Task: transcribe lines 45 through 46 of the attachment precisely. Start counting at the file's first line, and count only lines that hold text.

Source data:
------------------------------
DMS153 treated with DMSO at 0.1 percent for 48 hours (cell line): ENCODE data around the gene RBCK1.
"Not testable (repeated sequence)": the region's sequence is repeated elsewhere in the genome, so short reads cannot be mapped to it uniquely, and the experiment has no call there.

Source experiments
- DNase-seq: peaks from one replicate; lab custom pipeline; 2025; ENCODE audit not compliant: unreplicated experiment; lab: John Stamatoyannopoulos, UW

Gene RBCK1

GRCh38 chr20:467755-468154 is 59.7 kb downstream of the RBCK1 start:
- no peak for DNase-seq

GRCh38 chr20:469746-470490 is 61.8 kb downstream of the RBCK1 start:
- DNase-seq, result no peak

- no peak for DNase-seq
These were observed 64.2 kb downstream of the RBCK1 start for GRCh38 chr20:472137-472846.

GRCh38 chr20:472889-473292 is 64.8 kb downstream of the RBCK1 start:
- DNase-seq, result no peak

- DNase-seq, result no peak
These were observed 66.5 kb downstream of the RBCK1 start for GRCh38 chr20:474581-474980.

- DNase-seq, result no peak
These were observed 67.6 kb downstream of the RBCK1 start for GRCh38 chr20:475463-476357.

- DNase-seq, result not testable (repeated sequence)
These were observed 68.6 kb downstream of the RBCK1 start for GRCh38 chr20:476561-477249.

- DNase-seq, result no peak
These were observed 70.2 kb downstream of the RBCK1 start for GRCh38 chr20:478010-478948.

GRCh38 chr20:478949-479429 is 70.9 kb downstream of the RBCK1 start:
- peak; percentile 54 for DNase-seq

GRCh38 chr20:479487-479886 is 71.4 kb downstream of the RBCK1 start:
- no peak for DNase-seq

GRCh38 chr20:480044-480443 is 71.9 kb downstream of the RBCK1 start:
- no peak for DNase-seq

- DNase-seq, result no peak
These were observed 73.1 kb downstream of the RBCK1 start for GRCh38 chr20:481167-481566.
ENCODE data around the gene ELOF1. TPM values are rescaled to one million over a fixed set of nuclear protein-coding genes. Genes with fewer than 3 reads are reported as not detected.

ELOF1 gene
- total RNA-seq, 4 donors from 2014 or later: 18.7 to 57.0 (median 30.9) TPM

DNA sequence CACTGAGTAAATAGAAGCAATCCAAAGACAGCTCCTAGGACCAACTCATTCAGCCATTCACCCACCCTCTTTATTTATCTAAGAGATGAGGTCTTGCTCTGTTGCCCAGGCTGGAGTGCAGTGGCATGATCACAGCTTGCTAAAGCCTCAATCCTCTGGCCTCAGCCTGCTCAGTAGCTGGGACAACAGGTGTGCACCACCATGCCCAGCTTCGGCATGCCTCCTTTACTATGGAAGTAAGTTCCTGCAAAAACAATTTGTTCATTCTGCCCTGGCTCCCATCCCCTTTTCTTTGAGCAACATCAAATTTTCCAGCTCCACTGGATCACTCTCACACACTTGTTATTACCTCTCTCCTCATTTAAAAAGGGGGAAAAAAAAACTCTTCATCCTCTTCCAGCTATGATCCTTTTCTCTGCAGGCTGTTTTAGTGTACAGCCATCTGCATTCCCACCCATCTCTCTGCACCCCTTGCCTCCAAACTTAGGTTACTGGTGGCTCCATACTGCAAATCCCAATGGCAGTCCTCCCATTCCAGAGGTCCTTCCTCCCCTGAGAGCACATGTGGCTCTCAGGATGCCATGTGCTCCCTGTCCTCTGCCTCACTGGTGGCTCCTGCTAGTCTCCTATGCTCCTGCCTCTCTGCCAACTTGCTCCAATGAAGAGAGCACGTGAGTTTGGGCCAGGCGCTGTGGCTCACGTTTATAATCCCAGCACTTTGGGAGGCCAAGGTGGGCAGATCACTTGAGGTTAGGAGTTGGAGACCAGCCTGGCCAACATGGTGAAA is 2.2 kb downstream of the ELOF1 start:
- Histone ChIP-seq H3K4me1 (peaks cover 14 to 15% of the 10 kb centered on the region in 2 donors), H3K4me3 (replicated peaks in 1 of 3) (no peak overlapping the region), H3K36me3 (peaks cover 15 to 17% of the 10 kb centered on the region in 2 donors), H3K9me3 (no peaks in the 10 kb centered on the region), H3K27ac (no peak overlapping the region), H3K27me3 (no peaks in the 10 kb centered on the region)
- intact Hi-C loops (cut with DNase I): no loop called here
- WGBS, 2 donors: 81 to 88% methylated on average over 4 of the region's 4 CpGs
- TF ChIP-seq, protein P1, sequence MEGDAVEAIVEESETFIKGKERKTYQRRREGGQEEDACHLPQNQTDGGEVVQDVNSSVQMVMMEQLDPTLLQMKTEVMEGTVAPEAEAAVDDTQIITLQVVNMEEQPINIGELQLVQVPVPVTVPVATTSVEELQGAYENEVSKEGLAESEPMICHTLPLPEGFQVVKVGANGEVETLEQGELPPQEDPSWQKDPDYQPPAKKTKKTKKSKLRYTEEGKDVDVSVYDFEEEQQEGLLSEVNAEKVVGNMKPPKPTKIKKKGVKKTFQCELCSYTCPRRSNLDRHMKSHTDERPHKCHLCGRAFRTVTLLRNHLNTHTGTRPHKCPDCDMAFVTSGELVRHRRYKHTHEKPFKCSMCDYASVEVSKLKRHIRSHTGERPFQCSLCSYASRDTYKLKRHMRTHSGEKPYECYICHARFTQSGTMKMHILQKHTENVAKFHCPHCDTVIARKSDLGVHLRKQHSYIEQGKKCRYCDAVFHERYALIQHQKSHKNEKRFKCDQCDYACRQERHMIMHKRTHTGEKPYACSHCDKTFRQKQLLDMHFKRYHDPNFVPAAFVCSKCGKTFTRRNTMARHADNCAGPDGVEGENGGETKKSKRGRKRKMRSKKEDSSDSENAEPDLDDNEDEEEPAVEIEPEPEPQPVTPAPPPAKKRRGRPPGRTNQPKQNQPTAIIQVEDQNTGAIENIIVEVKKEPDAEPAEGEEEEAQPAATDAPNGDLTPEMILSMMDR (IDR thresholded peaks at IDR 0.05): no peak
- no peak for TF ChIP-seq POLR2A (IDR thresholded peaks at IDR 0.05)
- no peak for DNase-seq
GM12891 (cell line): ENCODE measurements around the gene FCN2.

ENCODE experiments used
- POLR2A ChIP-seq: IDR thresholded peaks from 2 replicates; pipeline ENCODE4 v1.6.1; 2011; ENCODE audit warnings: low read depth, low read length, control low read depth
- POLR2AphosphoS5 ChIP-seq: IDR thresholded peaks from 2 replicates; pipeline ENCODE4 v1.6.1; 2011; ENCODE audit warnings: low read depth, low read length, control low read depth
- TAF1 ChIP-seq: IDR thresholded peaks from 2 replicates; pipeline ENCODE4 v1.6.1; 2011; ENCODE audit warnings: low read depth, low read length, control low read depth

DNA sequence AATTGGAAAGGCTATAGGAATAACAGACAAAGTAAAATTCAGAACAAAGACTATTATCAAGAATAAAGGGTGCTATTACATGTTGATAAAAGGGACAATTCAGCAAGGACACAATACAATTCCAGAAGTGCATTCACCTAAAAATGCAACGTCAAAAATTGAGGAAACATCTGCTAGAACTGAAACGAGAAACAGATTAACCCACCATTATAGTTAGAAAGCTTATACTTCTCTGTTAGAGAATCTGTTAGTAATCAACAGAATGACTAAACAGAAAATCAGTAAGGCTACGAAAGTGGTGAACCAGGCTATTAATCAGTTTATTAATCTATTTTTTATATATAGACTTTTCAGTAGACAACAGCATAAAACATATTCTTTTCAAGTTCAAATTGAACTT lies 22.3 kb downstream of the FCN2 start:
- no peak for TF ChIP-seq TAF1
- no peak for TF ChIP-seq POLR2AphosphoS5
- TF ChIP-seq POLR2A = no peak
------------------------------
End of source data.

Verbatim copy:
DNA sequence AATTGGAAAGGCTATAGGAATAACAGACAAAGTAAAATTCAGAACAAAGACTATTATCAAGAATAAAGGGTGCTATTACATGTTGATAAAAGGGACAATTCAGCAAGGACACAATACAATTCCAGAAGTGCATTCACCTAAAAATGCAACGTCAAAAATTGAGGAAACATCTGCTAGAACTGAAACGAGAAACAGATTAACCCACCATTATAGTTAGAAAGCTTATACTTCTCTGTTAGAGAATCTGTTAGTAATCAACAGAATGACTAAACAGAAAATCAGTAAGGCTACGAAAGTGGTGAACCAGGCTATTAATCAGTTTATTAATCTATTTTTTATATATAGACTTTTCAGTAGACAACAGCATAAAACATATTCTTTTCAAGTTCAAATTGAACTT lies 22.3 kb downstream of the FCN2 start:
- no peak for TF ChIP-seq TAF1